The watches that were sold to the public are identical to the others but for the engraving. The inscription on the caseback was changed to read:
- APOLLO XI 1969 -
THE FIRST WATCH WORN ON THE MOON
(edition serial #)
Those who are familiar with the caseback of the post-Apollo XI steel Speedmaster Professional series will recognize this as the precursor to the engraving found there.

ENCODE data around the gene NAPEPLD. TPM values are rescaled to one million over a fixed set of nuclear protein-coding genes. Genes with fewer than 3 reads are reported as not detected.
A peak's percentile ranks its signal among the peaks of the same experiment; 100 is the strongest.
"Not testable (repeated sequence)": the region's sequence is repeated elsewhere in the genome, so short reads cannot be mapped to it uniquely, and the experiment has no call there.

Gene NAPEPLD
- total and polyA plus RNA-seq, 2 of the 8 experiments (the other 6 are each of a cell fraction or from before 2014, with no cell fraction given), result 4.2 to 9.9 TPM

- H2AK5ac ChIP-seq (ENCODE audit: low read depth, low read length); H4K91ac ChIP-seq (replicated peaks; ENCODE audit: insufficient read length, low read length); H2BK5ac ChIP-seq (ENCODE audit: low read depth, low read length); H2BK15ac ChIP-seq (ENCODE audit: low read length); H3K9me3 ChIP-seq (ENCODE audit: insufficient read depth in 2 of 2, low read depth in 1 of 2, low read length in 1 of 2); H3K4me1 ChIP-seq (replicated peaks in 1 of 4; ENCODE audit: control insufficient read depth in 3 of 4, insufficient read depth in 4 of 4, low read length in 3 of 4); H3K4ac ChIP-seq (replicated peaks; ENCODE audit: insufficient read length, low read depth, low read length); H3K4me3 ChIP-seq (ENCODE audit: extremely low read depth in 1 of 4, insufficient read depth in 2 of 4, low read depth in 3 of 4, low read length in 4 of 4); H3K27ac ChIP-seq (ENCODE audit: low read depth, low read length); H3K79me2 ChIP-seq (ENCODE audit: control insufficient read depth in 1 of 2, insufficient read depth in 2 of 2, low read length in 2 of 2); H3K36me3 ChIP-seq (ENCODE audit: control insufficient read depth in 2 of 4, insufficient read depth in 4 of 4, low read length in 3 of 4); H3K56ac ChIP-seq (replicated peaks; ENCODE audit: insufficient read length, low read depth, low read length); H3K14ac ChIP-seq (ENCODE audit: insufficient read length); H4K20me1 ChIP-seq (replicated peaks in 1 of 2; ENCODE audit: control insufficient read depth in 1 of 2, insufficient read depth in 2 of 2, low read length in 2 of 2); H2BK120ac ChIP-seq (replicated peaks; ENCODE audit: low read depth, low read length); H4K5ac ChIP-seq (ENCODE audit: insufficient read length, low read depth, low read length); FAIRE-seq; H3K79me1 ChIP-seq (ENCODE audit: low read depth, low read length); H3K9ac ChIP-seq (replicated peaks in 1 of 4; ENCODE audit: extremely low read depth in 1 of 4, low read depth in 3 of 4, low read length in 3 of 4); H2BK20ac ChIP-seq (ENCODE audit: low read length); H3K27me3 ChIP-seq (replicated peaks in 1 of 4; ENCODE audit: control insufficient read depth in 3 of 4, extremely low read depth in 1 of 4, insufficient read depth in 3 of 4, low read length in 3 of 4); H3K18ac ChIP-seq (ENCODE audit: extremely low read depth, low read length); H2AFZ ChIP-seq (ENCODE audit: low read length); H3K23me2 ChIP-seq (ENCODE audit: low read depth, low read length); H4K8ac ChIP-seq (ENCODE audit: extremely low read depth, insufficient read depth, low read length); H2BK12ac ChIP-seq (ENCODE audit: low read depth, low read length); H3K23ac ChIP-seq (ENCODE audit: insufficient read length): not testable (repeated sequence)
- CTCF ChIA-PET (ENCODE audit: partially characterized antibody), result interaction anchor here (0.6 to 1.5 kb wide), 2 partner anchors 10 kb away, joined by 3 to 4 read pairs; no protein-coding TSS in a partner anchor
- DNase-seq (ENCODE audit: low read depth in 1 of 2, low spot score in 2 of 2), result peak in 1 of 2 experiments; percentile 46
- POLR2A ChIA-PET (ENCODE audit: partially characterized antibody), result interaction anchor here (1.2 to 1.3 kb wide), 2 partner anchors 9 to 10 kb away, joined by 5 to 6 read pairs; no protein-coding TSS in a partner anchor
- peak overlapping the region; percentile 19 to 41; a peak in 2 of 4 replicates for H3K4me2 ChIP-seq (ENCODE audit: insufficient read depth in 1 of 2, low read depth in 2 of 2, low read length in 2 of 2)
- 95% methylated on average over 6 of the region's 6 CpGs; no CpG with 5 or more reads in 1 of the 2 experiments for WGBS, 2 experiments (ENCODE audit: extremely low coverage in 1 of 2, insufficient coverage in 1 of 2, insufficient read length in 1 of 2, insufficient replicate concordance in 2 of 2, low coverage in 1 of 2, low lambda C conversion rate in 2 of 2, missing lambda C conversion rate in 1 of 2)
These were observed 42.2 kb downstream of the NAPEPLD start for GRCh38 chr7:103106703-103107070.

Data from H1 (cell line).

Other information obtained from Omega suggests that the watches sold to the public did not all bear this second engraved message. Contrary to other accounts of this model, Mr. Diethelm indicated that watches “from No. 31 up to No. 745, then from 747 until 1014…have been sold under normal conditions.” This excludes numbers 1001 through 1008 which, as previously mentioned, had been given to another group of astronauts. Mr. Diethelm’s correspondence accounts for all of the pieces presented except for two: No. 30, given to John M. Updegraph and No. 746, which was given, according to Omega archives, to a certain Mr. Rene K. Ruepp. The significance of these gifts is unknown. Oddly, another watch, No. 221, was recently found to have been made with the same inscription as the astronaut presentation watches. Omega was contacted by the current owner of the watch but they were unable to tell him to whom the watch was presented. They did, however, confirm that the special inscription was intentional, thus opening the question of how many more undocumented examples exist with the same engraving.